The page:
Which oncogene products and tumor suppressor gene products may enter MHC class I and class II for detection by the immune system?
Mutated RAS, p53, and BCR-ABL
Which overexpressed and aberrantly expressed cellular proteins may lead to detection of tumor cells by the immune system?
Overexpressed: tyrosinase, gp100, MART in melanomas
Aberrantly expressed: cancer-testis Ags (MAGE, BAGE)
Which T lymphocytes have a clear protective role against virus-associated neoplasms and increased number of these cells correlates with a better prognosis in a variety of cancers?
Which immune cells may collaborate in anti-tumor reactivity?
T cells, NK cells, and Macrophages
Which cytokines activate NK cells and what is their effect on tumor cells?
- IL-2 and IL-15
- NK cells can lyse a wide range of human tumors, including many that seem to be nonimmunogenic for T cells
What mode of inheritance is hereditary nonpolyposis colon cancer (HNPCC)?
Defect in what?
Genome shows what?
- Autosomal dominant
- Mismatch repair system
- Microsatellite instability (hallmark) = changes in length of short repeats throughout the genome
Antibodies against which transmembrane protein expressed on the surface of all normal B-cells have been used in the treatment of B-cell lymphomas and leukemias?
What are these antigens called?
- Differentiation antigens
Which mutations leading to genomic instability are important causes of lymphoid neoplasms?
Mutations in lymphoid cells due to expression of gene products that induce genomic instability (RAG1, RAG2, AID)
What leads to anemia in patients with advanced cancers?
Inflammation-induced sequestration of iron and downregulation of EPO production
What has been shown to decrease the incidence of colonic adenomas and are now approved for tx of patients with familial adenomatous polyposis?
What mucins are expressed on ovarian carcinomas?
Which gene responsible for nucleosome positioning/chromatin remodeling is mutated in 100% of Malignant rhabdoid tumors?
Which genes responsible for histone methylation are seen in 90% of Acute leukemia in infants and Follicular Lymphomas?
- MLL1 =* Acute leukemia in infants
- MLL2* = Follicular lymphoma
In the molecular model for the evolution of colorectal cancers through the adenoma-carcinoma sequence what are the steps?
What are the “first hit” and “second hit”?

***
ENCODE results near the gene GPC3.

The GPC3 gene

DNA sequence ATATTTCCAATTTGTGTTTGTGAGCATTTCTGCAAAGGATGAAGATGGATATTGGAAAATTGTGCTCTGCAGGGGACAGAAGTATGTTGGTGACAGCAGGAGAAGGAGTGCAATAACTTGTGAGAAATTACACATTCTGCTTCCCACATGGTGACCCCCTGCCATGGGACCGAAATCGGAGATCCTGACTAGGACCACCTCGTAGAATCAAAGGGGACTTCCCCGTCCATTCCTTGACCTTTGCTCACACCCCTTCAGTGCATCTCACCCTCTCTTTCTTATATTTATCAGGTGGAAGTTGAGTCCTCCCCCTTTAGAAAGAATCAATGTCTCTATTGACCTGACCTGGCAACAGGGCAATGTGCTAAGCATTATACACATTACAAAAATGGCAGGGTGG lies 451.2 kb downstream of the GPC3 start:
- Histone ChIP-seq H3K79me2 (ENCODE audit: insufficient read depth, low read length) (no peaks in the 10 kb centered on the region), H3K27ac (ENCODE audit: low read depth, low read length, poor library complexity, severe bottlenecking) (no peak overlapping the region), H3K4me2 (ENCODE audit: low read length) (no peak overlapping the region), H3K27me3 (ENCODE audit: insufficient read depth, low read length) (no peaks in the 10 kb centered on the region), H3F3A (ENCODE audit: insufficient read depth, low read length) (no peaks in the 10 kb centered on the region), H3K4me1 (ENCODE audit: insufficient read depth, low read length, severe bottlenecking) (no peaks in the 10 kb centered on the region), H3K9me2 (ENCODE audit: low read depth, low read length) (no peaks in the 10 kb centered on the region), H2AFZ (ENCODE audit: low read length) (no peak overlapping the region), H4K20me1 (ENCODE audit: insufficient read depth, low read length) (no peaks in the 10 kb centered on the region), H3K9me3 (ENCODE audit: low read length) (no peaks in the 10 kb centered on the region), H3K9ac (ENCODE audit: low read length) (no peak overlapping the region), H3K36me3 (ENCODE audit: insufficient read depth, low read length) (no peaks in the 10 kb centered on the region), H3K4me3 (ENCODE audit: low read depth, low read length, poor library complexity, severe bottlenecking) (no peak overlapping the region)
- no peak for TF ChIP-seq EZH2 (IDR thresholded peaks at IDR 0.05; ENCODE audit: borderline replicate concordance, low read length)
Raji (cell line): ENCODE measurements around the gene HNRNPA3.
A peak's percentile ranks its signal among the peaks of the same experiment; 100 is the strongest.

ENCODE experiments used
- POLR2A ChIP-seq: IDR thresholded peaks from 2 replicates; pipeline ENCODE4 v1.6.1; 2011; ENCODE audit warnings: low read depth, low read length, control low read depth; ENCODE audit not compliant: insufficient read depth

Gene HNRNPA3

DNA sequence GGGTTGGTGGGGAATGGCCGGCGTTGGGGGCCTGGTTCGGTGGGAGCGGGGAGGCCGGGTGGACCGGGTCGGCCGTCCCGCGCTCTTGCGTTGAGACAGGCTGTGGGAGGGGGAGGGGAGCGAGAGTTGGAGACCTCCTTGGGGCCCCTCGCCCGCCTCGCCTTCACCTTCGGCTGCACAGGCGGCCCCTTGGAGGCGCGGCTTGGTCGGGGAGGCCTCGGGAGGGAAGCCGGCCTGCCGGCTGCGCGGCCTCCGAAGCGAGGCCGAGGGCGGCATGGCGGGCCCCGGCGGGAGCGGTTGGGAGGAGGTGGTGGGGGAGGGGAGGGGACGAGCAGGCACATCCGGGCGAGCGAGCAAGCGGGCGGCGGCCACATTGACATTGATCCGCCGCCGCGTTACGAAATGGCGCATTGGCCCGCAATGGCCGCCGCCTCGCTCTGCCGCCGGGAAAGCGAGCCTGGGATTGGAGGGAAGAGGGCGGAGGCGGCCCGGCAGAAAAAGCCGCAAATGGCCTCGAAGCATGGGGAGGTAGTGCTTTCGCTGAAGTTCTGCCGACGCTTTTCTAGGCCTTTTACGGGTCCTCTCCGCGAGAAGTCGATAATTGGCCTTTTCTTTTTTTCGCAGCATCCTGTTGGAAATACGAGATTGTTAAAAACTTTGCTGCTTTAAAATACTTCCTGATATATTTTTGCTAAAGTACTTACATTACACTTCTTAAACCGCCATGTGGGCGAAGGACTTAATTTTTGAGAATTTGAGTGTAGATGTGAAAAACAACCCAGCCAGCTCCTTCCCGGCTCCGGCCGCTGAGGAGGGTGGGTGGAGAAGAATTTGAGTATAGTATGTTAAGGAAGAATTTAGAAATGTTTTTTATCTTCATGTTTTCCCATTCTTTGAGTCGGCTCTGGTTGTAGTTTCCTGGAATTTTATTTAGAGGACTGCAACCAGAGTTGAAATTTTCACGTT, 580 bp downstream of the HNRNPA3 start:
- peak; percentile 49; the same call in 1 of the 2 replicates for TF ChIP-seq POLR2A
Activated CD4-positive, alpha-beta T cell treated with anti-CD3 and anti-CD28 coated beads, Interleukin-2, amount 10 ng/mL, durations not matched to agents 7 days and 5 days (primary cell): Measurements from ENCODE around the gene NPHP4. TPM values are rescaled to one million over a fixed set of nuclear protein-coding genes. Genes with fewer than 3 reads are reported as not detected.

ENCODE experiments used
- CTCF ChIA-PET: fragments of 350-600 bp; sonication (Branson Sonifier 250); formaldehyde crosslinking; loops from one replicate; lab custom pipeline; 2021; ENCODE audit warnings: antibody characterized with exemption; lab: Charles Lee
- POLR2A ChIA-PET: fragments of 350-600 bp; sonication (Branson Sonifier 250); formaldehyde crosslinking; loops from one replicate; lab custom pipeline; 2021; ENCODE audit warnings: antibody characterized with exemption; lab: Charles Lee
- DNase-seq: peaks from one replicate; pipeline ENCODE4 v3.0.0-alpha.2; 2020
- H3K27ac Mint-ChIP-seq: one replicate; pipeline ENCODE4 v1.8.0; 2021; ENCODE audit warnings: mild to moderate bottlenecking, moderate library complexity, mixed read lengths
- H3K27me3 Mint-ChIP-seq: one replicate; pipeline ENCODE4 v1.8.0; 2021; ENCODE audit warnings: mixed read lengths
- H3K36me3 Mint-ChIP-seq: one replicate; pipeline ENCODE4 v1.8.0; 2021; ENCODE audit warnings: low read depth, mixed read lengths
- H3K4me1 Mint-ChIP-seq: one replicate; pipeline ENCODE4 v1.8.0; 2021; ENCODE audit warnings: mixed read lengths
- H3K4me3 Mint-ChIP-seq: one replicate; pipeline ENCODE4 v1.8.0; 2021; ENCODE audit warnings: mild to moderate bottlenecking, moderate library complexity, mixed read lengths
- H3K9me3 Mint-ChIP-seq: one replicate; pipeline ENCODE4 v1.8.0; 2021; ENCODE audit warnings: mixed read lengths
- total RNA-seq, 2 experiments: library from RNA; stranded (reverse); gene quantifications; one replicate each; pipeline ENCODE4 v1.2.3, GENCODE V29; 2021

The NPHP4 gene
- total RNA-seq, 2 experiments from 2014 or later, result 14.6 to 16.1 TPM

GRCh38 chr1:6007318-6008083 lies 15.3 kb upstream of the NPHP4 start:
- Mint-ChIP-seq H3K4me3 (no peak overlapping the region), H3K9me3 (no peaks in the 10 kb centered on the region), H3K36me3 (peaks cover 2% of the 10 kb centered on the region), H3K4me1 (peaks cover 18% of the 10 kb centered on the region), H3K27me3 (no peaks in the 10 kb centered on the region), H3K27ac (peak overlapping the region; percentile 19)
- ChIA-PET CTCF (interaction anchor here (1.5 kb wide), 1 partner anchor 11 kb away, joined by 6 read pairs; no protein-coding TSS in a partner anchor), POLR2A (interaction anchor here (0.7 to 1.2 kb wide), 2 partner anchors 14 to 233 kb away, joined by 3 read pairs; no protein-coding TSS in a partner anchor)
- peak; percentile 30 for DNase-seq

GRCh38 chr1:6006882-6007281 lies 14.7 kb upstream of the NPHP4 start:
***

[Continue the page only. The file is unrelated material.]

“First hit” = loss of APC tumor suppressor genes at 5q21
“Second hit” = methylation abnormalities; APC – β-catenin
- Activation of RAS
- Loss of TP53 at chromosome 18
Where is MUC-1 expressed?
Ovarian and breast carcinomas
What is expressed on T cell lymphomas and Hodgkin lymphomas and antibodies to it may be used as treatment?
People with xeroderma pigmentosum are at increased risk for what?
Defect in what?
- Cancer of skin due to UV radiation –> pyrimidine dimers
- Nucleotide excision repair (NER)
Mutations in what genes account for 30% of HNPCC?
MSH2 and MLH1
Defects in the homologous recombination DNA repair system results in what 3 disorders?
1) Bloom syndrome
3) Fanconi anemia
Infiltrating cancers invoke chronic inflammatory states with what classic symptoms?
What miR is believed to be important in invasiveness and metastasis?
What miR is overexpressed in B cell lymphomas and upregulates MYC?
Deletions of what miRs lead to CLL?
Their deletion upregulates what?
- miR-15 and miR-16
Defects in DICER lead to what cancers?
Rare Ovarian and Testicular tumors
Which genotype seen in 10% of the white population increases the risk of developing lung cancer in light smokers nearly 7-fold?
What carcinogen does Aspergillus make?
Causes what cancer?
- Aflatoxin B1
- Hepatocellular carcinoma in Africa and the Far East
Aflatoxin B1-associated hepatocellular carcinomas have which particular mutation in TP53?
G:C –> T:A transversion in codon 249 producing an arginine –> serine substitution in the p53 protein
What is responsible for the induction of cutaneous cancers?
Due to the formation of?
- Formation of pyrimidine dimers in DNA (NER); particularly adjacent thymidine residues in the same strand of DNA
- 280-320 nm
What are the most frequent radiation-induced tumors?
- Myeloid leukemias, Thyroid cancer (only in the young)
- Intermediate category: breast, lungs, and salivary gland cancers
What sites are relatively resistant to radiation-induced neoplasia?
Skin, bone, and GI tract
What is the main oncogenic RNA virus?
What does it cause?
Adult T-cell leukemia/lymphoma (ATLL)
Japan, Caribbean, South America, Africa
What protein is responsible for the transforming activity and essential for viral replication in HTLV-1?
How does the protein Tax produced by the HTLV-1 virus contribute to increased pro-growth signaling and cell survival?
- Interacts with PI3K and thereby stimulates AKT
- Directly upregulates expression of cyclin D2 and represses function of CDK inhibitors
- Activates the TF NF-kB
What are the high-risk DNA viruses associated with squamous cell carcinomas of the cervix, anogenital region, and head/neck?
HPV 16 and 18
What binds to and mediates the degradation of p53?
What does it stimulate?
Polymorphism of Arg72 in p53 leads to what?
- E6 protein
- Stimulates expression of TERT, catalytic subunit of telomerase
- Cervical carcinomas
What binds RB protein and displaces E2F?
What can it inactivate?
What can it activate?
- E7 protein
- Inactivates CDK inhibitors p21 and p27
- Activates cyclins E and A
HPV itself is not sufficient for Carcinogenesis, what else does it need for full malignant transformation?
Co-transfection with mutated RAS
What are the most common EBV associated tumors?
- Those derived from B cells (i.e., African Burkitt Lymphoma and B-cell lymphomas)
- Nasopharyngeal carcinoma
What does EBV use to infect B cells?
Complement receptor 2 (CR2, CD21)
What does EBV use as an oncogene?
How does it act?
- Behaves like a constituitively active CD40 receptor = stimulates B cell growth
- Activates NF-kB and JAK/STAT signaling pathways and promotes B cell survival and proliferation
- Prevents apoptosis by activating BCL2